Latest nonprofit buzzword of the year: Resilience

30 Jul

Nonprofit trend watcher Lucy Bernholz compiles an annual list of buzzwords shaping conversation about nonprofits. Over the last few years, she’s chronicled the rise of such now familiar (and sometimes groan-inducing) buzzwords as “infographics”, “evidence based practice”, “impact investing”, “storytelling” and “charitable tax reform”. She’s just added “resilience” to the 2012 list, as in resilient organizations and leaders that can adapt and evolve in uncertain operating environments. She observes that “resilient” may be the new “sustainable” aspiration for our sector. I agree.

Back in 2009, grantmaker organization Philanthropy Northwest organized its annual conference around what was described to me as the “edgy” theme of nonprofit resilience. The organization commissioned me to write a brief “thought paper” to stimulate conversation. Since there was not much written back then about this topic specific to nonprofit organizations and grant-making, I dug into the concept as it existed in several other fields, including psychology, biology, and engineering. It was an interesting project, and Philanthropy Northwest’s leaders now seem quite prescient in flagging this topic as relevant for the sector. Here’s a couple of the 2009 insights that still stand out:

  • Consider how resilience is observable only as a reaction to a disturbance or crisis. If you take a moment to brainstorm “what resilience looks like in action”, you’ll surface an internal tension: resilience requires both the ability to adapt to changing circumstances, and the ability to resist change.
  • Certain characteristics predict whether individuals or organizations will be resilient in the face of crisis. Optimism, surprisingly, is not as important as being grounded in reality; that is, the ability to accurately gauge conditions and options for action.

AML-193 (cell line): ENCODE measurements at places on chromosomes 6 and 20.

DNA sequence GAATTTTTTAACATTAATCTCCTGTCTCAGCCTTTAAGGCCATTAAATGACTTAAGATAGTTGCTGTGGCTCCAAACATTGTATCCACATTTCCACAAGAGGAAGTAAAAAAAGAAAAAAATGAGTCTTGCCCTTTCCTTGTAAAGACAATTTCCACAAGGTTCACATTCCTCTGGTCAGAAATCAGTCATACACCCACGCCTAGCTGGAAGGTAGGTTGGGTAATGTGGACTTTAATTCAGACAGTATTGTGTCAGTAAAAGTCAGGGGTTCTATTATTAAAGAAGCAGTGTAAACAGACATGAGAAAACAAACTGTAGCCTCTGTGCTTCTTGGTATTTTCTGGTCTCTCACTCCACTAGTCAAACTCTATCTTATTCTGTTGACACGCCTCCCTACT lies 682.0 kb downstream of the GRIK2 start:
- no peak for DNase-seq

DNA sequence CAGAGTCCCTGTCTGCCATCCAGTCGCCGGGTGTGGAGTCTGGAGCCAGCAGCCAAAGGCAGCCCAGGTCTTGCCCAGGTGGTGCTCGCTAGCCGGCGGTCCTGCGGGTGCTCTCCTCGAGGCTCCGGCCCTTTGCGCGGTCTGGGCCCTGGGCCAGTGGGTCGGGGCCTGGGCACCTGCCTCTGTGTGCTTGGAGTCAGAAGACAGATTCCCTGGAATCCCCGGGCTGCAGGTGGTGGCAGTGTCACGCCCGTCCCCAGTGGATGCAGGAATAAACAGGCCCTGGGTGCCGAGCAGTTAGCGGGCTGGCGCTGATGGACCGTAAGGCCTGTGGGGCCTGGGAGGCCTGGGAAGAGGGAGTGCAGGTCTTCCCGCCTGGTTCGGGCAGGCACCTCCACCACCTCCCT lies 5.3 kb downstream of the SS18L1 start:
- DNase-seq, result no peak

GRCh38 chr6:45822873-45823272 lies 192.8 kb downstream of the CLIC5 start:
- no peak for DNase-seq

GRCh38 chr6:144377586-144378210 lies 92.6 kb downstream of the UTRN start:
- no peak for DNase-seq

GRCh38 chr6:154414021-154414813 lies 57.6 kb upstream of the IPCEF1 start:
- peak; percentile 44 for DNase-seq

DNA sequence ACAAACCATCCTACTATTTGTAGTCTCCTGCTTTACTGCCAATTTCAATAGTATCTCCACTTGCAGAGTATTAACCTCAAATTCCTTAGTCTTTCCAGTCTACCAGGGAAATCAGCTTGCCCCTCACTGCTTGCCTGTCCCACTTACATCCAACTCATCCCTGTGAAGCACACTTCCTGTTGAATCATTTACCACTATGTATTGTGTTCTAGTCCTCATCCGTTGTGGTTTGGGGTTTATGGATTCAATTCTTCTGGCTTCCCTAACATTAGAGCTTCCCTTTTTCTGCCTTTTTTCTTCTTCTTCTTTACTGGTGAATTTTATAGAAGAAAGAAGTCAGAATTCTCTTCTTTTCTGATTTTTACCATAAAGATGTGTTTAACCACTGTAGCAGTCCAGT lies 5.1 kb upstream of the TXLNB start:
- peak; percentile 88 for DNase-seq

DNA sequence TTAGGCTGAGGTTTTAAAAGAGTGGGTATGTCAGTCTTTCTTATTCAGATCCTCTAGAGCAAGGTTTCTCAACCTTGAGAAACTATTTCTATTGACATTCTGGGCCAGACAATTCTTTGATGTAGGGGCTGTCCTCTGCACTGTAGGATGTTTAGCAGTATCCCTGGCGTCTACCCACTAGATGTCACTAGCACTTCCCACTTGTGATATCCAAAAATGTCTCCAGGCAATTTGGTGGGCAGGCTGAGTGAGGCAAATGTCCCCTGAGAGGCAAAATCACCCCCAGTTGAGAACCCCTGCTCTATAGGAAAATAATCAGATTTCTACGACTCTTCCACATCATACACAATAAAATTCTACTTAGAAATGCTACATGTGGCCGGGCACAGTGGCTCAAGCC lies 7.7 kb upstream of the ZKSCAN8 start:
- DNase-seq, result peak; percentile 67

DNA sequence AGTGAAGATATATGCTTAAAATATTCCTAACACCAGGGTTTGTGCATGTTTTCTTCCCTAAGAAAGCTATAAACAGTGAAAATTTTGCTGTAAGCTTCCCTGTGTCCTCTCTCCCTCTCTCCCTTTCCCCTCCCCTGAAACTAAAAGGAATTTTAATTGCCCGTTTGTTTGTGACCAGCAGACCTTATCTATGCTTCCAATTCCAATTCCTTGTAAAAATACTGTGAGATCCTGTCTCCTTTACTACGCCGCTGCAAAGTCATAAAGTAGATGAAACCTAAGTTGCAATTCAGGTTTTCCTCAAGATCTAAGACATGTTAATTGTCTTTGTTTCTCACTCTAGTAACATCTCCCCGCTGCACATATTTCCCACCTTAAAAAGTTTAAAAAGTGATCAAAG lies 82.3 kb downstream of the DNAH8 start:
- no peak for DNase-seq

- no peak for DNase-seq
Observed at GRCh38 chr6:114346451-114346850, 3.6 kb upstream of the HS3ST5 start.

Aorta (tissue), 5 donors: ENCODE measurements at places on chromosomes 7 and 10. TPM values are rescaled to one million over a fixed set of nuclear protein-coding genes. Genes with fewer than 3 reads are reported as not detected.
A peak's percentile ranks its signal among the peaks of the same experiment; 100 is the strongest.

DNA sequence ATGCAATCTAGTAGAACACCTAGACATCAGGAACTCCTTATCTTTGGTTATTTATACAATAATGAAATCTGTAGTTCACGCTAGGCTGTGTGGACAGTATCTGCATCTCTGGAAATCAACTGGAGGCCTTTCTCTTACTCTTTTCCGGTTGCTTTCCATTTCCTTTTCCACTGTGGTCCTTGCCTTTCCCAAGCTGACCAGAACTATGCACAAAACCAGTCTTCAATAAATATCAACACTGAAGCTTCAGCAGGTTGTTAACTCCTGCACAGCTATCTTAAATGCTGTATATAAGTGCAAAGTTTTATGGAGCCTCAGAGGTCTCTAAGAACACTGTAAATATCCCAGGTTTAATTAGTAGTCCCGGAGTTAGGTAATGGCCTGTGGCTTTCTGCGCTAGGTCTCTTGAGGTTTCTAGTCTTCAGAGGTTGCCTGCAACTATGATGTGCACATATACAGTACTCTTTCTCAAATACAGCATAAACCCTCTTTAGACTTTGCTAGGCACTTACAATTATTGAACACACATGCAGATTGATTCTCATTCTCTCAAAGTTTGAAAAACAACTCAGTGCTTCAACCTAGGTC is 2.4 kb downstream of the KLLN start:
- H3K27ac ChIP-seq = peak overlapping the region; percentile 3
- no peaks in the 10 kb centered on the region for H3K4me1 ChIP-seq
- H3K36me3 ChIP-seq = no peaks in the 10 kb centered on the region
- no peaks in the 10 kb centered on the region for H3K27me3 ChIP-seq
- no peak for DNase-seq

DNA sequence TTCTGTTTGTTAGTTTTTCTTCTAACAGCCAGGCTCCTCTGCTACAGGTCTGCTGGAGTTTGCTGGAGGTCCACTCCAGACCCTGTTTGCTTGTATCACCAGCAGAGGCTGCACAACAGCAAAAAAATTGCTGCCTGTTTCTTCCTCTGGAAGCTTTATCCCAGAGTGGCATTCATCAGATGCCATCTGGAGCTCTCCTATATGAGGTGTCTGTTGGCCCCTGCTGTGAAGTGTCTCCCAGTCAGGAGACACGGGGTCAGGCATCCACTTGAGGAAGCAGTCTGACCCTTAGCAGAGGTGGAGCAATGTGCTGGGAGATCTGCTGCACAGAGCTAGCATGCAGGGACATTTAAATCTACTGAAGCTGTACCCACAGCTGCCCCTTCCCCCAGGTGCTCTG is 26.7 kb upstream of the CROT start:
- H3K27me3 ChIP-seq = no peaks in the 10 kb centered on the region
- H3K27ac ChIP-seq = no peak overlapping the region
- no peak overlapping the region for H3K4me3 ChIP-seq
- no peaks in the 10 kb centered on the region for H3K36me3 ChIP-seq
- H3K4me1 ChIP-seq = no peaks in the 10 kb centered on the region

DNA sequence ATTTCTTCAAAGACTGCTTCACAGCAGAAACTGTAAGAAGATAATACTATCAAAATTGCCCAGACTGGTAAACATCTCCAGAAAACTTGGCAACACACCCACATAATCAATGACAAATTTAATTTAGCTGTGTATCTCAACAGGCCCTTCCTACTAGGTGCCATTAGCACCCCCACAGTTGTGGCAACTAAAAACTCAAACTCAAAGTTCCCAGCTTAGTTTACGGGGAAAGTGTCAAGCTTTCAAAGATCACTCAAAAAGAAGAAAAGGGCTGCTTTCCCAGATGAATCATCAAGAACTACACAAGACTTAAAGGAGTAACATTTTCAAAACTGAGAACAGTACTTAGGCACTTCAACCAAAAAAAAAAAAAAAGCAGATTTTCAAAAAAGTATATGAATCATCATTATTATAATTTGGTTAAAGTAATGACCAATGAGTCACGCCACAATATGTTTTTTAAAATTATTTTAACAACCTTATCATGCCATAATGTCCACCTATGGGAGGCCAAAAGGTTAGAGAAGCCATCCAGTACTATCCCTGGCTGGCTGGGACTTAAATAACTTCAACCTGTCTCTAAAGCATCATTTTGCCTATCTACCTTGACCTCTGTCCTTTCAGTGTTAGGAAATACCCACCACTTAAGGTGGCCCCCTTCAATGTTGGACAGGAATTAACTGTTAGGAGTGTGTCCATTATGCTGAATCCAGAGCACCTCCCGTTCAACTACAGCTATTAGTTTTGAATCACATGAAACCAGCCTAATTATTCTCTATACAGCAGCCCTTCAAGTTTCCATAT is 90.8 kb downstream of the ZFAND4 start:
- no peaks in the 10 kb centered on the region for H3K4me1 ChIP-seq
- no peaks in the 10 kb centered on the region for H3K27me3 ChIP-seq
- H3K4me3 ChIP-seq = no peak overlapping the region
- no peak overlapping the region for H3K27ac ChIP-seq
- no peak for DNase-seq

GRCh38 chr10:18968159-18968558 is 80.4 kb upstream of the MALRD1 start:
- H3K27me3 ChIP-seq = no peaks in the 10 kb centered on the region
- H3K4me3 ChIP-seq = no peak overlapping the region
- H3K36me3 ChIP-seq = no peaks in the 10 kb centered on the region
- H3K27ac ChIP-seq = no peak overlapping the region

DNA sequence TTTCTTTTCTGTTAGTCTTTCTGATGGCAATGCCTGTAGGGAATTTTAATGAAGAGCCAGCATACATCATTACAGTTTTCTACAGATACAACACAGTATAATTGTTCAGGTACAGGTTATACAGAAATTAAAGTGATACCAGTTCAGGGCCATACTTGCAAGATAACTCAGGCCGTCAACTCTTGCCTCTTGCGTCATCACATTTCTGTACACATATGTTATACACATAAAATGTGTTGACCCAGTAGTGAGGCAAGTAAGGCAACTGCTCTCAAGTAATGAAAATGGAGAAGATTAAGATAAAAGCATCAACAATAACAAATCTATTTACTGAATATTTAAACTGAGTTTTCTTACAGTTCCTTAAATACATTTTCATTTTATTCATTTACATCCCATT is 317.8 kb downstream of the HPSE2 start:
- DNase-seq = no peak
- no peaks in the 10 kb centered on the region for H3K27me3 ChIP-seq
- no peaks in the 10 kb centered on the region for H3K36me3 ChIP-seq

• Collaboration is one resilience-enhancing behavior that has been actively fostered by the philanthropic community, to increase both effectiveness and efficiency of non-profit work. On the other hand, another resilience-enhancing behavior, improvisation, can be constrained by funders who value precise work plans and proven approaches
  • Resilience during a crisis depends on what is cultivated during periods of relative stability or gradual change. Unfortunately, key drivers of resilience may be dismissed during stable times as inefficient or irrelevant investments because their value is not demonstrable until a crisis emerges.

I like the idea of “resilience” as a new and improved “sustainability framework. For organizations, the simple concept of sustainability can even be dangerous, as it can be reduced to keeping the organization we have through sustainable programs or finances, when really what at least I want for our work is for it to be meaningful and life-affirming. “Resilience” seems to capture that better. What do you think?